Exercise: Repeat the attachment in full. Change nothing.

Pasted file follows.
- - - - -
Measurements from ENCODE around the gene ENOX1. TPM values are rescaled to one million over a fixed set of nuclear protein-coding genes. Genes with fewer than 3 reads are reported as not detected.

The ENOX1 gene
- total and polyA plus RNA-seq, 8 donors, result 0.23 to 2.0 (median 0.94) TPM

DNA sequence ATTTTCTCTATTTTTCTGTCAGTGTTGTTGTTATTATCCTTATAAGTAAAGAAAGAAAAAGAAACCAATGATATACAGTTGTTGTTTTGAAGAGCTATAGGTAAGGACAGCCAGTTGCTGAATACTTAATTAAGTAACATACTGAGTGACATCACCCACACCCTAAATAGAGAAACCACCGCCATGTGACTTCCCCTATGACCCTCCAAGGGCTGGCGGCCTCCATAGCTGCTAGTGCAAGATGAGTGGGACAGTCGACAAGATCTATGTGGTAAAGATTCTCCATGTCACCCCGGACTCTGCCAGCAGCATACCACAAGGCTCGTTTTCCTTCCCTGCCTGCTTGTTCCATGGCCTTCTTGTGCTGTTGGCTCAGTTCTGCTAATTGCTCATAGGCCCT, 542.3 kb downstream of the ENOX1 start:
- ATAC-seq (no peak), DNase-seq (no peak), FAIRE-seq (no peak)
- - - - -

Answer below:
Measurements from ENCODE around the gene ENOX1. TPM values are rescaled to one million over a fixed set of nuclear protein-coding genes. Genes with fewer than 3 reads are reported as not detected.

The ENOX1 gene
- total and polyA plus RNA-seq, 8 donors, result 0.23 to 2.0 (median 0.94) TPM

DNA sequence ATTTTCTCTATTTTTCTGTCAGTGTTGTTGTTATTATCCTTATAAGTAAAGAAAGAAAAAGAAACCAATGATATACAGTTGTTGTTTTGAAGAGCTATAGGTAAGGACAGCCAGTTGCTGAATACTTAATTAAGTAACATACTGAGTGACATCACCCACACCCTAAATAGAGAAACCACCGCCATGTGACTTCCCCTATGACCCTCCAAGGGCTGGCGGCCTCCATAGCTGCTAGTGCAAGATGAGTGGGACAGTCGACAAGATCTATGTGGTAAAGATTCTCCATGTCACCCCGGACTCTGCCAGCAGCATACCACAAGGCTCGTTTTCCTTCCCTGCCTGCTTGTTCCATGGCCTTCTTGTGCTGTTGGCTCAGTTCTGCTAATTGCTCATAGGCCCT, 542.3 kb downstream of the ENOX1 start:
- ATAC-seq (no peak), DNase-seq (no peak), FAIRE-seq (no peak)